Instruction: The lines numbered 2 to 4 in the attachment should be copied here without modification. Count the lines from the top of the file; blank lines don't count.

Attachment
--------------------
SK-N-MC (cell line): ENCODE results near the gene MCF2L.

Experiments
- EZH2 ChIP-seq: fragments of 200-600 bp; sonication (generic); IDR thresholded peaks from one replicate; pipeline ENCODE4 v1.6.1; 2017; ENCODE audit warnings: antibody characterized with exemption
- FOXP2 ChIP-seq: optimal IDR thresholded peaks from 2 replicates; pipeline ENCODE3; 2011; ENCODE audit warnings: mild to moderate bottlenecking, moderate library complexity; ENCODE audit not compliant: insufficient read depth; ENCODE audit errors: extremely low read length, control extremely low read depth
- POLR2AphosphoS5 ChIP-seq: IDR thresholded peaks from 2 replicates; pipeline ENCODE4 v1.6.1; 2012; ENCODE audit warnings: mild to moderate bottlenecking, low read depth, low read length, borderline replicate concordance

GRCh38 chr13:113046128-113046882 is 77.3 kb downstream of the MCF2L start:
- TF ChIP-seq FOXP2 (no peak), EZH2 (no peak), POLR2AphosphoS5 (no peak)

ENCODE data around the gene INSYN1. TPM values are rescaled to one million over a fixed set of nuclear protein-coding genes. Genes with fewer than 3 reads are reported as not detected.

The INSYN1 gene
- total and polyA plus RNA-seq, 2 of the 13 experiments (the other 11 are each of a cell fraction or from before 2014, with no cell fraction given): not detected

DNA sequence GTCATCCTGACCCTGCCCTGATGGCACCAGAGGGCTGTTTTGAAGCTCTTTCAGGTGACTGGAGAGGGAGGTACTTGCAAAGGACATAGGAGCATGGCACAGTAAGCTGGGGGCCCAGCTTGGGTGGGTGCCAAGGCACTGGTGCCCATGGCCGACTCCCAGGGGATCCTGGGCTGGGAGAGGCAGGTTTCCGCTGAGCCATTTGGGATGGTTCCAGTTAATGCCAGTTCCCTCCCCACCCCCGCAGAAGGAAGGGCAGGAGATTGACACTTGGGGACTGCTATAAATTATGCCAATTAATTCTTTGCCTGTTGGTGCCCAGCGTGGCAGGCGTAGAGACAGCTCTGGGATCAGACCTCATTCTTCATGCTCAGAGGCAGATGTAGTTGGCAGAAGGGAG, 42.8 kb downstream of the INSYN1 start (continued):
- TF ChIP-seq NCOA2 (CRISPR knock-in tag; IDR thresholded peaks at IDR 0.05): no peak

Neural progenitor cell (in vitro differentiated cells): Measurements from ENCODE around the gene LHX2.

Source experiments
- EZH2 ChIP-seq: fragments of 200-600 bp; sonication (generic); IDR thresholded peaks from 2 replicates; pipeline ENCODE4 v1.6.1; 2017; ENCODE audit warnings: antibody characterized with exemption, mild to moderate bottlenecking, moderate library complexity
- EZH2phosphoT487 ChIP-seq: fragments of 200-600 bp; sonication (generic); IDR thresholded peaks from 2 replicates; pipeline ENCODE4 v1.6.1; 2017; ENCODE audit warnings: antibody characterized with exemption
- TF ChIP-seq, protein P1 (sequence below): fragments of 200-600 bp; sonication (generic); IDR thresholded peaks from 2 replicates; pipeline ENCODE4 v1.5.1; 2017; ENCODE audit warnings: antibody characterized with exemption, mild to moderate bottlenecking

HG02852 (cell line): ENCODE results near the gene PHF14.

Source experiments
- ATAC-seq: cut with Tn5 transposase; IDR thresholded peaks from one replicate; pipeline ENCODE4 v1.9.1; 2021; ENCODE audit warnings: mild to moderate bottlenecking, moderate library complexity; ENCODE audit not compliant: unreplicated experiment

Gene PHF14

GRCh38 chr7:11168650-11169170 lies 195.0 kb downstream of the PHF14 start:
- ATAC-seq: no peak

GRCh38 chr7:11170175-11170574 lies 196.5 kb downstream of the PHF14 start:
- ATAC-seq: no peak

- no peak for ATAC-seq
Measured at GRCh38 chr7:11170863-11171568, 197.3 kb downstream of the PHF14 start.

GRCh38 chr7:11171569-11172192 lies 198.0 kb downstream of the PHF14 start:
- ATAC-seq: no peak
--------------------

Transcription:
Experiments
- EZH2 ChIP-seq: fragments of 200-600 bp; sonication (generic); IDR thresholded peaks from one replicate; pipeline ENCODE4 v1.6.1; 2017; ENCODE audit warnings: antibody characterized with exemption
- FOXP2 ChIP-seq: optimal IDR thresholded peaks from 2 replicates; pipeline ENCODE3; 2011; ENCODE audit warnings: mild to moderate bottlenecking, moderate library complexity; ENCODE audit not compliant: insufficient read depth; ENCODE audit errors: extremely low read length, control extremely low read depth